What I really liked is the portrayal of a government totally in the pay of major corporations (like the current US Republican Party) and the total divorce of these people - government, military and corporate - from the everyday concerns of ordinary folk/soldiers, and the ability of those on high to live in an alternative reality that, in their view, will always perform exactly according to their rules, like the Bush (Dubya) Administration and its attempted remaking of reality to suit particular political/commercial ends. And it comes complete with suitable jargon to bolster this perceived reality (Mr.
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By John on 10 Nov. 2012
Format: Paperback Verified Purchase
I enjoyed the first two in the series and I would give them both 4 stars(just). However this book is totally retarded. The main character has no guts and he is always near a nervous breakdown because he doesn't want to be in charge. Every soldier that dies brings on a panic attack. The main character is also pretty stupid, and despite Cambells efforts he comes across as fairly incompetent and ungrateful for his authority. The dialogue is exceptionally wooden, and I find that I tend to drift off while I'm reading, or skip whole paragraphs or even pages. The book is exceptionally light on action, and the action that is included ends up with disastrous consequences.

The most stupid thing that i saw was the a soldier being brain dead(or unaccountably unconscious) because his healthy internal organs 'thought' they were damaged, and if the life support was turned off they would shut down. That doesn't even make sense - what does being in a coma have to do with internal organs 'thinking' they don't work? And how would that effect his brain if they were healthy? And why cant the doctor speak like a doctor, and not use "Nicknames". I don't care how far it is in the future, doctors do not use nicknames, EVER.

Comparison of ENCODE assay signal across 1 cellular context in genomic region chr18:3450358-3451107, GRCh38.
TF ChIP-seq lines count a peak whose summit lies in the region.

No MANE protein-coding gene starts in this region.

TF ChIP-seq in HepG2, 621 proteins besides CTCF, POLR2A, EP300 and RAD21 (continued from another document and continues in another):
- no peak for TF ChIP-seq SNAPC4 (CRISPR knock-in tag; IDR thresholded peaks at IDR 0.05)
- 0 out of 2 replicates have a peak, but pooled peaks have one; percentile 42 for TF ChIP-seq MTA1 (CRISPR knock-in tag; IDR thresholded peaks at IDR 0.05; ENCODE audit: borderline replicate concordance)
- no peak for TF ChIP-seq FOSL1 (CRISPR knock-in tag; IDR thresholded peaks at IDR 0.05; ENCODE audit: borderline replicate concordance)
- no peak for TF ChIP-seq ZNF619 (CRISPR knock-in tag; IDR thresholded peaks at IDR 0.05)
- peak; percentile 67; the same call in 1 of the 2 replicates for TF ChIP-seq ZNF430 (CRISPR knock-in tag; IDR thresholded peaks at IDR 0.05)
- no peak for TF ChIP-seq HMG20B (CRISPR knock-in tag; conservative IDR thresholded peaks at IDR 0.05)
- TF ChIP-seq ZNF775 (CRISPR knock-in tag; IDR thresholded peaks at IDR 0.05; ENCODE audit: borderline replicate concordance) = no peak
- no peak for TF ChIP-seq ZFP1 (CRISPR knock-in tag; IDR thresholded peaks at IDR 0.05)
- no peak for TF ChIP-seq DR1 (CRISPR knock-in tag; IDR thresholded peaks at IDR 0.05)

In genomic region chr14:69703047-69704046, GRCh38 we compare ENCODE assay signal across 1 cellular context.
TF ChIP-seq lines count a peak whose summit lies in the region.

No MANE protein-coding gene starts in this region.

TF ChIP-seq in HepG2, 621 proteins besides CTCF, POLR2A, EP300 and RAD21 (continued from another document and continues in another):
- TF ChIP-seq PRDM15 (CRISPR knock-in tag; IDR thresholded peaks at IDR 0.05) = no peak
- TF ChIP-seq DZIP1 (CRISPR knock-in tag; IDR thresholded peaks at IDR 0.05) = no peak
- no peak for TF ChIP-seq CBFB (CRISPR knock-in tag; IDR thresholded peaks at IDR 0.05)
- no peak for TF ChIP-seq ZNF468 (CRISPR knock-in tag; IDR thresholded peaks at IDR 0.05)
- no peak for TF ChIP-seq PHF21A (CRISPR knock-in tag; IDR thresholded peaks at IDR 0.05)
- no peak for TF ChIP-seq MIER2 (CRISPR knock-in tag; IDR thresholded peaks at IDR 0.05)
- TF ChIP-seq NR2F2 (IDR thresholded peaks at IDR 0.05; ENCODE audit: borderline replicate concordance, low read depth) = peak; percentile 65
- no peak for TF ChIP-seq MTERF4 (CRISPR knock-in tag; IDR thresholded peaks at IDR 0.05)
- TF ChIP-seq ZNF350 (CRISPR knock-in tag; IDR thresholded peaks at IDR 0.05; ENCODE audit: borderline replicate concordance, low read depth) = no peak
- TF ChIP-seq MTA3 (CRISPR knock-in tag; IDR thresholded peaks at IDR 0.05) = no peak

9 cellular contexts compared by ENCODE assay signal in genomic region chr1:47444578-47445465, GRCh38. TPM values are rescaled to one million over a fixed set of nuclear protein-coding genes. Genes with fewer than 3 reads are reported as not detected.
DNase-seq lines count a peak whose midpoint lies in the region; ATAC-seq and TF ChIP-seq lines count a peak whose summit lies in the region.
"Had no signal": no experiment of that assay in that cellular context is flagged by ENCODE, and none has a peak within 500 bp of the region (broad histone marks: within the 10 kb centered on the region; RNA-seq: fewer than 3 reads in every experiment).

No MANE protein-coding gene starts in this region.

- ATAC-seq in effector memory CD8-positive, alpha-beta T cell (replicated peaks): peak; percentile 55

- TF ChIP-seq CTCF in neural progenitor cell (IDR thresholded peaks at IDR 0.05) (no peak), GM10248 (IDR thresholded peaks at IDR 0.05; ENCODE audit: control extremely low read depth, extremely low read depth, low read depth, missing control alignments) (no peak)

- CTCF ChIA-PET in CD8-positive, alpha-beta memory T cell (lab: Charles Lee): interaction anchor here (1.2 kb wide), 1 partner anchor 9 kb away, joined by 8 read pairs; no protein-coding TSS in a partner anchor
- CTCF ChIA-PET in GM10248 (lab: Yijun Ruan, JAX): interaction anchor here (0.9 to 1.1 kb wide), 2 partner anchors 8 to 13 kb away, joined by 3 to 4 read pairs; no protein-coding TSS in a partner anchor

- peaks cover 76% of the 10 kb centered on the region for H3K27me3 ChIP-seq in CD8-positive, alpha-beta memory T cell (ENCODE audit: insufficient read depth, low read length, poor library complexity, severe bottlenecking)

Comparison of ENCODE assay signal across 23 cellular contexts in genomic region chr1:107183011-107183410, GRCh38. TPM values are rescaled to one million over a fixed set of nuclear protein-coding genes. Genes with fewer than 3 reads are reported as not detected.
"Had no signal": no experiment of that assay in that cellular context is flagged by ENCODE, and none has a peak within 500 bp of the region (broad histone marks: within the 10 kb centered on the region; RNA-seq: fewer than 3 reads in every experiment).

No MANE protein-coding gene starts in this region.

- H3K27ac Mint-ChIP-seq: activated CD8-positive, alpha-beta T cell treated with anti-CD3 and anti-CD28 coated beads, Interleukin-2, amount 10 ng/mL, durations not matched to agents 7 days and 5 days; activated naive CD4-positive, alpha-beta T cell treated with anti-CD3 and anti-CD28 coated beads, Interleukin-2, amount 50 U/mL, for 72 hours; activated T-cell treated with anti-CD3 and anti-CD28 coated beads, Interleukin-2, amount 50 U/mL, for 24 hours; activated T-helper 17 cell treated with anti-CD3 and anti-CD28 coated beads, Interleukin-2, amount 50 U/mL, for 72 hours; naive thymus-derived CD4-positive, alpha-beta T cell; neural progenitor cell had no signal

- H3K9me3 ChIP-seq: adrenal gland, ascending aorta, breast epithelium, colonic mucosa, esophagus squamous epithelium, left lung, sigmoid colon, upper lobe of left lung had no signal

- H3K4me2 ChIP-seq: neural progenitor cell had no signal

In summary, this book isn't worth the time of day; Clearly Jack Campbell has let his publisher rush him and he has turned out this pile of ****. While the previous books were okay this is virtually unreadable.
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1 of 1 people found the following review helpful By Jumbojim on 4 May 2013
Format: Kindle Edition Verified Purchase
3rd in the trilogy - excellent finale to the fantasy of where the world could end up if we're not careful.
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1 of 1 people found the following review helpful By Graham Mackie on 14 Sept. 2012
Format: Kindle Edition Verified Purchase
Jack Campbell is one great writer. Excellent entertainment.Pure Sci-Fi escapism. Just keeps getting better and better. Couldn't put the book down.
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By Flemming Nielsen on 29 Dec. 2011
Format: Paperback
Stark's Crusade is the last book in the Stark trilogy. It's a pretty good read, but it is unfortunately the weakest book og the three. The battles are as fine as they come, but the story is rather heavy on the flag-waving. All the we-are-good-Americans and long-live-the-Constitution is of course in line with the feel of the triliogy and you do sort of have to accept it as part of the premise for the story. However, for a non-American like myself, there does seem to be rather a lot of it and the near constant boy-scout do-goodery unfortunately takes up too much space in the story for my taste. I feel Campbell/Hemry could have fleshed out the story a little more, instead of being quite as blatantly pro-American.
The trilogy is still very much worth a read, eventhough the ending is a little weak.